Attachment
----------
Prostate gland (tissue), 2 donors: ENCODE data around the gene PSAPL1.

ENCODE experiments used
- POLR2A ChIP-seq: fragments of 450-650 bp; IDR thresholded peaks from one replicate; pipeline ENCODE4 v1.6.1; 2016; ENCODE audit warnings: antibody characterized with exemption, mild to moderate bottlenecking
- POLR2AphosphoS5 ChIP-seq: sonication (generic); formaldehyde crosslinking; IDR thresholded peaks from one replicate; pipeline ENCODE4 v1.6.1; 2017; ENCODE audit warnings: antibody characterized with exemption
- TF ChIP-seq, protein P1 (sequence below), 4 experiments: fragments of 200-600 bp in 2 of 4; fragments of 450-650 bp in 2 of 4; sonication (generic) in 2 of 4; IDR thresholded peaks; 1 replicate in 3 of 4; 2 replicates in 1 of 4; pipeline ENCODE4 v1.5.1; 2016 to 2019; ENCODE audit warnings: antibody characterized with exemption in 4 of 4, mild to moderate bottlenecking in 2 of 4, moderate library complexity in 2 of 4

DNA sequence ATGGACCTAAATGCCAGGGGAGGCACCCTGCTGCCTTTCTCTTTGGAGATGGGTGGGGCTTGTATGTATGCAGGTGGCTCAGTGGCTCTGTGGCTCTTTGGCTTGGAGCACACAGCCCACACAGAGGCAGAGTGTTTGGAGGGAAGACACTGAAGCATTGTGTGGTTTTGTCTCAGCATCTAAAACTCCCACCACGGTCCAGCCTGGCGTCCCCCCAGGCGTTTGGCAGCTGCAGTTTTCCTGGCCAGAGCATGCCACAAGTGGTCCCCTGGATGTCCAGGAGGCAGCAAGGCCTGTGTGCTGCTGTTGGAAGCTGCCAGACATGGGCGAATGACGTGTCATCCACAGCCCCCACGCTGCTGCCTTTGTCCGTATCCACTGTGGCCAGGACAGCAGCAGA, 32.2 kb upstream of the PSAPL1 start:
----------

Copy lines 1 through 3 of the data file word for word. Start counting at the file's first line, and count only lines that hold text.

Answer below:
Prostate gland (tissue), 2 donors: ENCODE data around the gene PSAPL1.

ENCODE experiments used
- POLR2A ChIP-seq: fragments of 450-650 bp; IDR thresholded peaks from one replicate; pipeline ENCODE4 v1.6.1; 2016; ENCODE audit warnings: antibody characterized with exemption, mild to moderate bottlenecking